And yet, I knew that most people didn’t plan their lives around their next drink. Didn’t need an infusion of alcohol to brace themselves before the 9th grade parent cocktail party and the benign questions: “What’s new?” “How’s work?” “How are the kids?”
Caroline Knapp’s memoir, Drinking, A Love Story, kept bubbling up in my thoughts. Caroline didn’t start out as an alcoholic either. She was my age, she’d also grown up in an NPR world and had gone to an Ivy-League school. Caroline’s drinking had gotten really bad. Worse than mine. But she’d gotten help. From Alcoholics Anonymous.
Maybe I could get help—just to control my drinking. I dressed carefully for my first AA Meeting—an ironed brown tunic over skinny jeans, tucked into brown riding boots. The linoleum was newer than I thought it would be, and the chairs had padded seats. I scanned the room to reassure myself that I was different from the others. Slowly I recognized that even though I’d never been arrested, nor downed a coffee mug of vodka before driving carpool, I had, like my seat mates, used alcohol to dull the pain, to provide false confidence, to forget, to sleep. I started to hear how others were getting through a day without alcohol.
AA doesn’t work for everyone. But it did, and does, for me. I stopped drinking alcohol six years, three months, and 20 days ago.
I can go a day or a night or even a week without craving alcohol. And yet, sometimes, my eyes will pivot to the half-drunk plastic cups of pinot noir left on the table after a book-launch, or to the elegant glasses of chardonnay poured, well, anywhere. The color, the scent lure me in. As if I’ve stumbled across a Facebook post from a college flame who was enchanting but always toxic. Our relationship was unhealthy, never meant to be. And yet, I imagine, maybe we could have made it work. I know that if I returned to drinking alcohol now, I might be able to drink a glass or two. For a day or two. But then I would want more. And then more. The sordid love-affair would be rekindled.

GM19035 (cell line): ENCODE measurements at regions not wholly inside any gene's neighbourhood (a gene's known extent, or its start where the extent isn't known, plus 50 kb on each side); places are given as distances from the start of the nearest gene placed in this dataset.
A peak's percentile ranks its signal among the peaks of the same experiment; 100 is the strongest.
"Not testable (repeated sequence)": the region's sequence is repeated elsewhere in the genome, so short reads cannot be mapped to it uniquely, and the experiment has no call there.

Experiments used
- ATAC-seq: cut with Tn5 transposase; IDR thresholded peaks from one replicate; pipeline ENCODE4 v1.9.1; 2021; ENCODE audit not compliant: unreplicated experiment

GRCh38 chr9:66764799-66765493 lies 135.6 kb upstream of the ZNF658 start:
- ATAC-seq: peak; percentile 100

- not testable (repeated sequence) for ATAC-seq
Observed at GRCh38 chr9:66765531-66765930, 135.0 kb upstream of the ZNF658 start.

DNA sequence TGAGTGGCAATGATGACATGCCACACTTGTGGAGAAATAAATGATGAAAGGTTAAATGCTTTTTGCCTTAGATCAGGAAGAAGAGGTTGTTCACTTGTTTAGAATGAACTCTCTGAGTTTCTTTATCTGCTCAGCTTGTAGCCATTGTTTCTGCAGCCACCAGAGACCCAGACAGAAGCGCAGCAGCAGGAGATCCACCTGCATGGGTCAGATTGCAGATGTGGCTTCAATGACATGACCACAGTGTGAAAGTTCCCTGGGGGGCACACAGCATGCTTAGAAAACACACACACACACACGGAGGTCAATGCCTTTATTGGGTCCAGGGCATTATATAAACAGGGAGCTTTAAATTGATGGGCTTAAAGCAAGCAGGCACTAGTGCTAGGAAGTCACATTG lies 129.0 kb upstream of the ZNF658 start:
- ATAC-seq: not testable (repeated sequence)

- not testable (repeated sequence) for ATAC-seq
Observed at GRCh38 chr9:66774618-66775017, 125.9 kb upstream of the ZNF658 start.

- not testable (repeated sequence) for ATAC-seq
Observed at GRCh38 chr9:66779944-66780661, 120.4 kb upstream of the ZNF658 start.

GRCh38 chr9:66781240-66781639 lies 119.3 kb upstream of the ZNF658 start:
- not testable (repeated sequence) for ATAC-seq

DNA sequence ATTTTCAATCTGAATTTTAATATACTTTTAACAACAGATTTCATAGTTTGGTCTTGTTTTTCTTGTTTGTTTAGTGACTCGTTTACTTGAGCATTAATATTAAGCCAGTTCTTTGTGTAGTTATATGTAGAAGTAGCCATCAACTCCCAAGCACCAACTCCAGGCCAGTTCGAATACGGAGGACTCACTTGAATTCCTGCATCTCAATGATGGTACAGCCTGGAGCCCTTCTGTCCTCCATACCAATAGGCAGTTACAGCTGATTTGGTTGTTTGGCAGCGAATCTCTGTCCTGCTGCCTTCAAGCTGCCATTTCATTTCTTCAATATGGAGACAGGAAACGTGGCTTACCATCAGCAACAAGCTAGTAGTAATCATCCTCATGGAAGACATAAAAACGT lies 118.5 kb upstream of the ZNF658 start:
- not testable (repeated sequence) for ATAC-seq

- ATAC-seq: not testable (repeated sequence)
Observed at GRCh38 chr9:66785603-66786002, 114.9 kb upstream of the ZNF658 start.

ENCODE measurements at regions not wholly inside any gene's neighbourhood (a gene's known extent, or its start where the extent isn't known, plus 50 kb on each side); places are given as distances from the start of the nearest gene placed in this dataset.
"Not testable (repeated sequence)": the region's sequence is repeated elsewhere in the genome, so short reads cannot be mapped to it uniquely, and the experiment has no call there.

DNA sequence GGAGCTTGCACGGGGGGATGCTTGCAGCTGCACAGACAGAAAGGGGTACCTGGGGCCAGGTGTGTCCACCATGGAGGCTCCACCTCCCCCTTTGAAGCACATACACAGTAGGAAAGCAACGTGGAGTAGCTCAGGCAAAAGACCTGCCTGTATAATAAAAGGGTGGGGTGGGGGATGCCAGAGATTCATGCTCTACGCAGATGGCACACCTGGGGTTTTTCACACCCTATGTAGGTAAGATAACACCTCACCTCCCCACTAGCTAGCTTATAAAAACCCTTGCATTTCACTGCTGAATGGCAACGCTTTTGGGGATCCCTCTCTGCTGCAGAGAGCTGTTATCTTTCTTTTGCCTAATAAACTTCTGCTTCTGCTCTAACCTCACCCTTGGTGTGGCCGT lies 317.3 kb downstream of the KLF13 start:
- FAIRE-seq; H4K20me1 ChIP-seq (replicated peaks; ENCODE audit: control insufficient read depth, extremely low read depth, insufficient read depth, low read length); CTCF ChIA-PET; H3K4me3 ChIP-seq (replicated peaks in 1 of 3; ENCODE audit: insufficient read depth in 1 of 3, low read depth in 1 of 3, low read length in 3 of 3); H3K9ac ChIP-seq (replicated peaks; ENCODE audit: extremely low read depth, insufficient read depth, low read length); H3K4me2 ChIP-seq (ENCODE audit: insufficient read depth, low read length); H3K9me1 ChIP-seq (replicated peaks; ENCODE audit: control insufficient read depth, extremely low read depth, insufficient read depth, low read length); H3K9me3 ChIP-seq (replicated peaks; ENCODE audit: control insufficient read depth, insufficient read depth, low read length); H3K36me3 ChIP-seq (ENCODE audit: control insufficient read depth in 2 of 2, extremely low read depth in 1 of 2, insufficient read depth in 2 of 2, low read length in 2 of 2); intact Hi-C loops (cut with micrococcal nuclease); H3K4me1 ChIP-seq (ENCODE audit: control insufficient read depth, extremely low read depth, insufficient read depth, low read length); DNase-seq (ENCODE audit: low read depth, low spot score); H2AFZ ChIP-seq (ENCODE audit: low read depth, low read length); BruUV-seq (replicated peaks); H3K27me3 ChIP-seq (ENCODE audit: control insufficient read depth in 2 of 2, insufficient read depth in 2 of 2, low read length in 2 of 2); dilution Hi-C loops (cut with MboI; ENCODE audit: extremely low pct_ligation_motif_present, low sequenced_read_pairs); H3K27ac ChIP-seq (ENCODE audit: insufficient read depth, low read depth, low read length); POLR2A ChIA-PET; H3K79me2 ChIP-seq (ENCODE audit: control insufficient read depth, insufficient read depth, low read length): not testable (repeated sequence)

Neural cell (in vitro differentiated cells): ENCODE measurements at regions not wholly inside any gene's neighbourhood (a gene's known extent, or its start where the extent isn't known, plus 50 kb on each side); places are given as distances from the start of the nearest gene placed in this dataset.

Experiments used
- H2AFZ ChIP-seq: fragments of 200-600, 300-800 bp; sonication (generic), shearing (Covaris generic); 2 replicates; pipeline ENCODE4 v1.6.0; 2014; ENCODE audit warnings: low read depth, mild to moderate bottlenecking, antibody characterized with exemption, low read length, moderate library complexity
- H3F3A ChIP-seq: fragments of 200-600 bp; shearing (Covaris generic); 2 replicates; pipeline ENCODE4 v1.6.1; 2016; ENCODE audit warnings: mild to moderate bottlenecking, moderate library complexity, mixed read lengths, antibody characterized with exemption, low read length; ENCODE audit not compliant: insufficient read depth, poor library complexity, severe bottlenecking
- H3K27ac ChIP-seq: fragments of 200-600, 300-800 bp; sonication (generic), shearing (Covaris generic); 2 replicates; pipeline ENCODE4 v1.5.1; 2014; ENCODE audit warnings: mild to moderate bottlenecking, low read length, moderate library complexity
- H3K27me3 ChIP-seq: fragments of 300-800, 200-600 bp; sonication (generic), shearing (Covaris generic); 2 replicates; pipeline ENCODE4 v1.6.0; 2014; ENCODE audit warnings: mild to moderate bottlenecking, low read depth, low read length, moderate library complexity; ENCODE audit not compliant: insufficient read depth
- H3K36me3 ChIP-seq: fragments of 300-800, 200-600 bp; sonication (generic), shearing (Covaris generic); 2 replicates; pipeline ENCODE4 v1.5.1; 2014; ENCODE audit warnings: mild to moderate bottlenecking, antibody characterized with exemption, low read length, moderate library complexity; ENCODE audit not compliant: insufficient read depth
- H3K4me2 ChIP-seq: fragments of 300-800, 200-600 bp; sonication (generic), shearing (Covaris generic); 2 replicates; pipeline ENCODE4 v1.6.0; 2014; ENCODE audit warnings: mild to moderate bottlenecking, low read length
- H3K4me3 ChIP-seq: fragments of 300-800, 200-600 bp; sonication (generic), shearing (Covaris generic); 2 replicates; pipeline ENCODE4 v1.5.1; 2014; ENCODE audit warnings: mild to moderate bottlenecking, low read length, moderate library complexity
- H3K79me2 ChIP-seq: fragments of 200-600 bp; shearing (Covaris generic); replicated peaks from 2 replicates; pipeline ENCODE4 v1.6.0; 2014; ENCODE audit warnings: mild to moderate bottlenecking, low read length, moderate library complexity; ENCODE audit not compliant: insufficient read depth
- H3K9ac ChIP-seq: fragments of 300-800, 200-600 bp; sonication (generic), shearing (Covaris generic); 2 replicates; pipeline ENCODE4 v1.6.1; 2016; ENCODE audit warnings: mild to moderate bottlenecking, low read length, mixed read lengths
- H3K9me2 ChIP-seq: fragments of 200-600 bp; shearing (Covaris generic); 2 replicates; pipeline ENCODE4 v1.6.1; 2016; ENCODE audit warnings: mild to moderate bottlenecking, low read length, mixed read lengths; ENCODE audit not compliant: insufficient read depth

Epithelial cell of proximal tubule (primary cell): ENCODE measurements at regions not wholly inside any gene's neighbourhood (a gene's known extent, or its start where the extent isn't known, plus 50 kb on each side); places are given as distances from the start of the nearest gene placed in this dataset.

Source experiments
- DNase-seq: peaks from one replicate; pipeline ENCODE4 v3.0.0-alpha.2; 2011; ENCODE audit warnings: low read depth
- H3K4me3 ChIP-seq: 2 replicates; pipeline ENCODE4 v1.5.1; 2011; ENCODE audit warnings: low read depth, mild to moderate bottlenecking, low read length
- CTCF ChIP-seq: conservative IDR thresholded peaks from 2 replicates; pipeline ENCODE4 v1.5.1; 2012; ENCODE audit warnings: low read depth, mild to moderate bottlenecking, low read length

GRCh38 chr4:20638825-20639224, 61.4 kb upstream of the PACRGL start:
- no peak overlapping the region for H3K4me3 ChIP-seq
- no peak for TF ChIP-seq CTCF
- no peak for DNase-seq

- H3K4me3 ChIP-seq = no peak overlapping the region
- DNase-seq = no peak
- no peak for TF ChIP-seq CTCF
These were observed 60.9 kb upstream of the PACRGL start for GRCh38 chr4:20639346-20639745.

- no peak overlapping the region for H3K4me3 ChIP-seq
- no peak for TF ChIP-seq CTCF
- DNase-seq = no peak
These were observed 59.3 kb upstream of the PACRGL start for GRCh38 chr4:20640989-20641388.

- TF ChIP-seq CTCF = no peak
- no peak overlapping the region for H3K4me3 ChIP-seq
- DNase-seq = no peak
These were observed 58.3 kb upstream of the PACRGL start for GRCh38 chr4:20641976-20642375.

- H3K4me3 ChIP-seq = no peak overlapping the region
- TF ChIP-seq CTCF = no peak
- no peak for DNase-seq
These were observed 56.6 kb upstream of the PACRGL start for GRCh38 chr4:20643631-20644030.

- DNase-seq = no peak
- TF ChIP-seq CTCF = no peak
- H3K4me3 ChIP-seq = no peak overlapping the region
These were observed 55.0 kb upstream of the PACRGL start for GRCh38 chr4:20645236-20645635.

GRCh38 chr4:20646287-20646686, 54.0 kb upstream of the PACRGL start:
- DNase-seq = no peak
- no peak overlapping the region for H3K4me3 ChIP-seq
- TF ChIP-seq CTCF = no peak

The crises that fueled my drinking have settled. It’s not that it’s all better. My stomach churns. I worry about my unstable rotator-cuff, about paying for my daughter’s college tuition, and whether my life adds up. I wonder whether my children are launched to embrace vibrant, messy lives. Sometimes I binge-watch “Scandal” reruns. But I don’t drink. My corset loosened, I laugh—and cry—more deeply. I seek out other imperfect friends. My kisses with Bob are deeper. My sleep is richer. And most of the time, I worry less about what you’ll think if my brown shoes clash with my black outfit.
But I still seek out the bourbon kisser—hoping for that taste again, just for a moment.
Author’s Note: Many alcoholics choose to maintain their anonymity and not reference Alcoholics Anonymous directly. While I would never break anyone else’s anonymity, I share my own experience because it may help others. If Caroline Knapp had not shared her story, including how AA helped, I might never have gotten sober.
Hilary Nelson Jacobs is a writer living in the Los Angeles foothills. Her current project is to create a book-length expansion of her six-word memoir “Harvard Didn’t Prepare Me For Life.” Hilary can be reached at firstname.lastname@example.org.